Tuesday, May 31, 2011
South Africa: Anti-poaching war goes airborne
Two KwaZulu-Natal game rangers are taking to the sky in the war against rhino poaching.
Lawrence Munro and Dirk Swart, section rangers in Hlhuhluwe-Imfolozi game reserve, decided they would have to go back to school when they heard that Ezemvelo KZN Wildlife had been offered a spotter plane to help track down rhino poachers.
Neither Munro nor Swart knew how to fly. So earlier this year they enrolled for flying lessons and yesterday afternoon the ranger-pilots landed at the Hluhluwe aerodrome at the controls of a new Bantam B22 microlight.
The aircraft – sponsored by the conservation groups WWF South Africa, Save the Rhino International, the US Fish and Wildlife Service and the Hluhluwe and Imfolozi honorary wildlife officers – is powered by a three-litre, six-cylinder motor and has a flying range of about four hours.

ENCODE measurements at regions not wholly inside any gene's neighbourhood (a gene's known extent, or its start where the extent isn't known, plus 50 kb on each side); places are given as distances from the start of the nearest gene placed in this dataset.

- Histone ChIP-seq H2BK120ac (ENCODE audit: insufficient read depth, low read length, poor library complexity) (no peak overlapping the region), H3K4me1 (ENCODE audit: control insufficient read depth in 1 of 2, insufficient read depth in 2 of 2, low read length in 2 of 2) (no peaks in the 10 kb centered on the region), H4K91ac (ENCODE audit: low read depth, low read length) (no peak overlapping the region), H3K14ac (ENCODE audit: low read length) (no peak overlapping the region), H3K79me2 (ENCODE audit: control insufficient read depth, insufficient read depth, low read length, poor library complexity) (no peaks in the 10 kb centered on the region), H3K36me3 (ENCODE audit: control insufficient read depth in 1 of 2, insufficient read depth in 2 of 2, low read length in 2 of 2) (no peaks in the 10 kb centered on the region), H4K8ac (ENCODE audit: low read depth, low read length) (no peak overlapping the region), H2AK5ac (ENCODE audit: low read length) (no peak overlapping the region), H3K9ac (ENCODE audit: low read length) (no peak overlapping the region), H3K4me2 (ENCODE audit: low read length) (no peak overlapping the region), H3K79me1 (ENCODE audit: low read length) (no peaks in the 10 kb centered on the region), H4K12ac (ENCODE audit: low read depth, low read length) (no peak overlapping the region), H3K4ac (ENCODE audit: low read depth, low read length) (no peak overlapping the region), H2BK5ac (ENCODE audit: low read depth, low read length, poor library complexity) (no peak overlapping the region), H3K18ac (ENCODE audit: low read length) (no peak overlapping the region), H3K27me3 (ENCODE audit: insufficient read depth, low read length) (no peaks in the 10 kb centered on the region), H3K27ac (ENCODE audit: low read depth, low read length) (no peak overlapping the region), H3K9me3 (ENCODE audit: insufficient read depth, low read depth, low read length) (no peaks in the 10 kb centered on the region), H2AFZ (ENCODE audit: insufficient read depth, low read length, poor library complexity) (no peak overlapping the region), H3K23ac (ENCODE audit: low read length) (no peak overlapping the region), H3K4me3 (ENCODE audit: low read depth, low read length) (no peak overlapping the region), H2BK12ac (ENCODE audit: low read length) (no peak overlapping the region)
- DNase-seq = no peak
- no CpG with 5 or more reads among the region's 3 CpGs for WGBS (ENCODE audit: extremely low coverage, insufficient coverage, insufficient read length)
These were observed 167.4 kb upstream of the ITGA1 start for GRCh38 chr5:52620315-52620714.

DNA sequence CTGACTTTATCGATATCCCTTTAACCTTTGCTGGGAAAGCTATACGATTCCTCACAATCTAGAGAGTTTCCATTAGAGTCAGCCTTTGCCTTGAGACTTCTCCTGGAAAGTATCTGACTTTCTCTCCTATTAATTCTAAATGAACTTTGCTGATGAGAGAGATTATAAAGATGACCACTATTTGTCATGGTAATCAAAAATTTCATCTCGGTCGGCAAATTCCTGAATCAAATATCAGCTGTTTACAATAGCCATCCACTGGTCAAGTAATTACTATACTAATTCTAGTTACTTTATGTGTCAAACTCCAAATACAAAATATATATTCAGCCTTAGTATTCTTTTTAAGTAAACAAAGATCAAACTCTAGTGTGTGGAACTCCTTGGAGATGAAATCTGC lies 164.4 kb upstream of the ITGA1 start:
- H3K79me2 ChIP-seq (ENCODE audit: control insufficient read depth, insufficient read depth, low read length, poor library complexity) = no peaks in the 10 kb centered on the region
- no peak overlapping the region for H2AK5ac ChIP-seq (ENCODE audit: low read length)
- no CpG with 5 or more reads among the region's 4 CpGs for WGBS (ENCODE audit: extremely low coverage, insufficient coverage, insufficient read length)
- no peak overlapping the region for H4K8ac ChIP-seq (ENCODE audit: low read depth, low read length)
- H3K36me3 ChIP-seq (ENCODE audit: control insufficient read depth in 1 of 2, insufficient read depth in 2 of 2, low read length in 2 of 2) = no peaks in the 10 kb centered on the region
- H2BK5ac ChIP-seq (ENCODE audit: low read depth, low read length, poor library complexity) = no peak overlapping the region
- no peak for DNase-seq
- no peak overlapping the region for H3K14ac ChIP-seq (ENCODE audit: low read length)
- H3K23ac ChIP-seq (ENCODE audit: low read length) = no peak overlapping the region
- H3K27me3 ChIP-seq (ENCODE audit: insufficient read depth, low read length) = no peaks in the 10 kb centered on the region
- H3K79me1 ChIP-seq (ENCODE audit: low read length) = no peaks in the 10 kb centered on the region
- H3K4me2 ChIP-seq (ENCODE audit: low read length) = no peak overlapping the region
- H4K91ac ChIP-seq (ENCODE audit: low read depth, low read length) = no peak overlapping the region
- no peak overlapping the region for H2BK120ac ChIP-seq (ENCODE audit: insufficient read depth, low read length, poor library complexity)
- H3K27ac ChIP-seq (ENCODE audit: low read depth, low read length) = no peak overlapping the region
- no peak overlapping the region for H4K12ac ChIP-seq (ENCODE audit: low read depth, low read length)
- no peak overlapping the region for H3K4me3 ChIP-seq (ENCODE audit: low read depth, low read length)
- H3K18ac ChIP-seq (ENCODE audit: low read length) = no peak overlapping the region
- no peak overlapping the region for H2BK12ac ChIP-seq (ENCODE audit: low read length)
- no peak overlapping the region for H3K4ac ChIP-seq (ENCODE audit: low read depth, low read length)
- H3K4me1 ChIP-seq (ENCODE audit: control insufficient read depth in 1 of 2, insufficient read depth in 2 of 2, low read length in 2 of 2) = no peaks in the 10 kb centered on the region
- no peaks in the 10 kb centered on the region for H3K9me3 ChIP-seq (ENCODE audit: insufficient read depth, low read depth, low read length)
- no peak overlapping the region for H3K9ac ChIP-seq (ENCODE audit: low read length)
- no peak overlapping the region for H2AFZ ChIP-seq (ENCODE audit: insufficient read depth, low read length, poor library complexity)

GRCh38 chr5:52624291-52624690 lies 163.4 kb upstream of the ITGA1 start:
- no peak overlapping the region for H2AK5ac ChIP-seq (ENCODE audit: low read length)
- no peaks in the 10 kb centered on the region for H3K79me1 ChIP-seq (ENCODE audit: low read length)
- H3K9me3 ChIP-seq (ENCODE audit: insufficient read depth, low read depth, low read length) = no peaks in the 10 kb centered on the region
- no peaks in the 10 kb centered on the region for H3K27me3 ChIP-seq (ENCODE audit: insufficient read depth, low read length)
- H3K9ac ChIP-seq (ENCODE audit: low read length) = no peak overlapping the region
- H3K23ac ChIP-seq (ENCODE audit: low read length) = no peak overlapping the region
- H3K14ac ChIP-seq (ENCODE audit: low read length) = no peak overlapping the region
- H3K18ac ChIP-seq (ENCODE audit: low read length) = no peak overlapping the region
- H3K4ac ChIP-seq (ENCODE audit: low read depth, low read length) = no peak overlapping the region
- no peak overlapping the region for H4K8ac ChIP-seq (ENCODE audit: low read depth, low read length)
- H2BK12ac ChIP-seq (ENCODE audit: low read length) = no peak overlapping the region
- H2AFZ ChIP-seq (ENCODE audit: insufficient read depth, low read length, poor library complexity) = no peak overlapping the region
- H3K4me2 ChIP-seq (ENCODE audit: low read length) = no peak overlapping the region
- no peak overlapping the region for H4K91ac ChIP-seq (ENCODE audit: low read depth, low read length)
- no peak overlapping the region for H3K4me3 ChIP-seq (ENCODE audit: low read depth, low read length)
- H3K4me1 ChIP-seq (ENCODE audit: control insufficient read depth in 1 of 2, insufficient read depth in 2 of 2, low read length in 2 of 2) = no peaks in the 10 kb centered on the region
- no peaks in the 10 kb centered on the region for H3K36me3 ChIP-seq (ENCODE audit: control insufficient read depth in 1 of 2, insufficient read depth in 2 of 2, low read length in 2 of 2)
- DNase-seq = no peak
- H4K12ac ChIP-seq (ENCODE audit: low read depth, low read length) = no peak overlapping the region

Bheki Khoza, the executive director of Ezemvelo, said he was confident that the spotter plane would enable his staff to intensify the war against well-funded horn poaching syndicates. In the first five months of this year, poachers killed at least 160 rhinos across the country, 12 of them in KZN.
Munro said he had been trying to persuade Ezemvelo for more than 10 years of the need for aerial surveillance capacity in the Hluhluwe-Imfolozi Park, the cradle of rhino conservation in the country.
“Rhino poaching is nothing new, but over the years I knew that it was going to get worse because of the growth in value of rhino horns and criminal syndicates.The Bantam spotter is much cheaper to operate than a helicopter or fixed-wing aircraft and easy to land on bush airstrips.”
Source: The Mercury